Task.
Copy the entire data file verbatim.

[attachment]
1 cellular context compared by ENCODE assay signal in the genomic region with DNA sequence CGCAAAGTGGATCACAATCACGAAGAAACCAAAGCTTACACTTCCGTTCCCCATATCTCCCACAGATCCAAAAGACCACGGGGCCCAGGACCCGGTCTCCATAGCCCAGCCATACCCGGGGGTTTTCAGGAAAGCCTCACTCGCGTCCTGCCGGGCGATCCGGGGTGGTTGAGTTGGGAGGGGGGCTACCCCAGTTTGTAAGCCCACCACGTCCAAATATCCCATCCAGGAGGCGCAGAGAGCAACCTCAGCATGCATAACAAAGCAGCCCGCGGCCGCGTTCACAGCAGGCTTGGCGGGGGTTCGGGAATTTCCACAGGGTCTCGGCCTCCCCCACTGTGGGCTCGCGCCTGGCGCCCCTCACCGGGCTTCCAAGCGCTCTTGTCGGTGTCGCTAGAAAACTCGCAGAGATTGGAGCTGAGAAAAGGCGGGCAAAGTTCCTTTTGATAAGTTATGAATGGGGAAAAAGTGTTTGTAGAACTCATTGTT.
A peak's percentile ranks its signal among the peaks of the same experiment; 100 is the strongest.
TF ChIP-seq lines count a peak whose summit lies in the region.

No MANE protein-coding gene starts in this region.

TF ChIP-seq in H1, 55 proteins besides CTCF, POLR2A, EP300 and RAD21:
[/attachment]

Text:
1 cellular context compared by ENCODE assay signal in the genomic region with DNA sequence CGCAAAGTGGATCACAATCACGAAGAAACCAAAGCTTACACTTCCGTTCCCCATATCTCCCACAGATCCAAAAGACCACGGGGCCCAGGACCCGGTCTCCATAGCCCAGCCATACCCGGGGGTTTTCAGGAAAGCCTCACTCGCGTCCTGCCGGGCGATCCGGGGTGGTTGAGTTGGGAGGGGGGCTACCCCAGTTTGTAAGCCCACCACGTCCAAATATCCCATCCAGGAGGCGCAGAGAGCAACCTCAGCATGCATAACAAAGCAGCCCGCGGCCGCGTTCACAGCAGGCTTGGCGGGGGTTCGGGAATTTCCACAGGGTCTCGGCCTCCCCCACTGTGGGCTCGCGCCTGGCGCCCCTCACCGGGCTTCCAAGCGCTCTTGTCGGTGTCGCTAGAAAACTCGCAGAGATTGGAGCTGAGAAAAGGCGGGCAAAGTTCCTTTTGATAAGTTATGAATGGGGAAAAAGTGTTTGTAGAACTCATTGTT.
A peak's percentile ranks its signal among the peaks of the same experiment; 100 is the strongest.
TF ChIP-seq lines count a peak whose summit lies in the region.

No MANE protein-coding gene starts in this region.

TF ChIP-seq in H1, 55 proteins besides CTCF, POLR2A, EP300 and RAD21: